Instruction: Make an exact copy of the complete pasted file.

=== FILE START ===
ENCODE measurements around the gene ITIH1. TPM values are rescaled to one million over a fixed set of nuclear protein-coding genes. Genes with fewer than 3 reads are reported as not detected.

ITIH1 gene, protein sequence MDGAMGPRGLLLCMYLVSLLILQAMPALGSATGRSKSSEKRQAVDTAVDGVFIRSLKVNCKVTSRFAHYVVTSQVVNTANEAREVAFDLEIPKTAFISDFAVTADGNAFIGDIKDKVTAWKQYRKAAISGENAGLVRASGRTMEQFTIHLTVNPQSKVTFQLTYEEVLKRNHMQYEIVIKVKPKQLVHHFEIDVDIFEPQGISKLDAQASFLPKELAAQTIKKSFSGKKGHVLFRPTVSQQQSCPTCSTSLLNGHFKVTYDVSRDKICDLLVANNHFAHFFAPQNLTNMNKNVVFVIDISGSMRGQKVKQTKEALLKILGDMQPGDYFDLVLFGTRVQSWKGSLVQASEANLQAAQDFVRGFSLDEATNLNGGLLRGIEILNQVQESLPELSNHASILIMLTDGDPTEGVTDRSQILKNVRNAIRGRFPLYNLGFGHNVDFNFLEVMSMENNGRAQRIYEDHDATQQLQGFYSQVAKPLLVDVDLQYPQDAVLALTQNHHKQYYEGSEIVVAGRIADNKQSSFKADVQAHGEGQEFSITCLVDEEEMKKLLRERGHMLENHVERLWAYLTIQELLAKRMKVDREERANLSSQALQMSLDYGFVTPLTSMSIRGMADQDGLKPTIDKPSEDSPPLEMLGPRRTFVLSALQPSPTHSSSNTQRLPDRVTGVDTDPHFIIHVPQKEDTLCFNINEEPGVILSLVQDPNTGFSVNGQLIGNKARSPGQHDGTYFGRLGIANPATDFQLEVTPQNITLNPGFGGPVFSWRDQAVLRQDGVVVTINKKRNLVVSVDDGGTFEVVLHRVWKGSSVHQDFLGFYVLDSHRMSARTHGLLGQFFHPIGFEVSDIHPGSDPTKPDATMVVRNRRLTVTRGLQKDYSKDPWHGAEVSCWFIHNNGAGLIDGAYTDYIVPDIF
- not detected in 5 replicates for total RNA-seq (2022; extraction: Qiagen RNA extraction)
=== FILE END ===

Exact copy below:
ENCODE measurements around the gene ITIH1. TPM values are rescaled to one million over a fixed set of nuclear protein-coding genes. Genes with fewer than 3 reads are reported as not detected.

ITIH1 gene, protein sequence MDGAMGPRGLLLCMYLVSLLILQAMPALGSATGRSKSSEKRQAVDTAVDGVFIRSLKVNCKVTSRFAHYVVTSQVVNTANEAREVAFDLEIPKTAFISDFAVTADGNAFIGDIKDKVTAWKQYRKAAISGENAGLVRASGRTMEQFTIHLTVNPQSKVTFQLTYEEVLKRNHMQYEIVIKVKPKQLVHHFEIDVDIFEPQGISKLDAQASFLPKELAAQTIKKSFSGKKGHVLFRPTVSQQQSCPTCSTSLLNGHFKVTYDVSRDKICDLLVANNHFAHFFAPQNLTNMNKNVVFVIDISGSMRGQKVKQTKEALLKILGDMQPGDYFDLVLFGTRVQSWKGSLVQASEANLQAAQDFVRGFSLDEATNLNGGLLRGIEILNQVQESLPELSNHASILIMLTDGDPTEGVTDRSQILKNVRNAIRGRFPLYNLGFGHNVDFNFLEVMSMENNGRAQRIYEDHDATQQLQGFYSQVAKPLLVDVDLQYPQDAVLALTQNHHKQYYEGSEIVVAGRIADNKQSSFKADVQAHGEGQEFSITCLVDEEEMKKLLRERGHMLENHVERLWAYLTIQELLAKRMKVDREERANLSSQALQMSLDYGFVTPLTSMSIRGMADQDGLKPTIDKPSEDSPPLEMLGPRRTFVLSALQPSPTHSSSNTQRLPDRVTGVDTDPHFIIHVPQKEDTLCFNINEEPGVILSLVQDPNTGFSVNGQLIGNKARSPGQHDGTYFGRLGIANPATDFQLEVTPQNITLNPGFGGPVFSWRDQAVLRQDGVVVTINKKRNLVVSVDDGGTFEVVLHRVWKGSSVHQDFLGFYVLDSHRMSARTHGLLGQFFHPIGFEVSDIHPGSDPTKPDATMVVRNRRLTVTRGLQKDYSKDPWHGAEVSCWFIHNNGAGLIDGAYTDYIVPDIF
- not detected in 5 replicates for total RNA-seq (2022; extraction: Qiagen RNA extraction)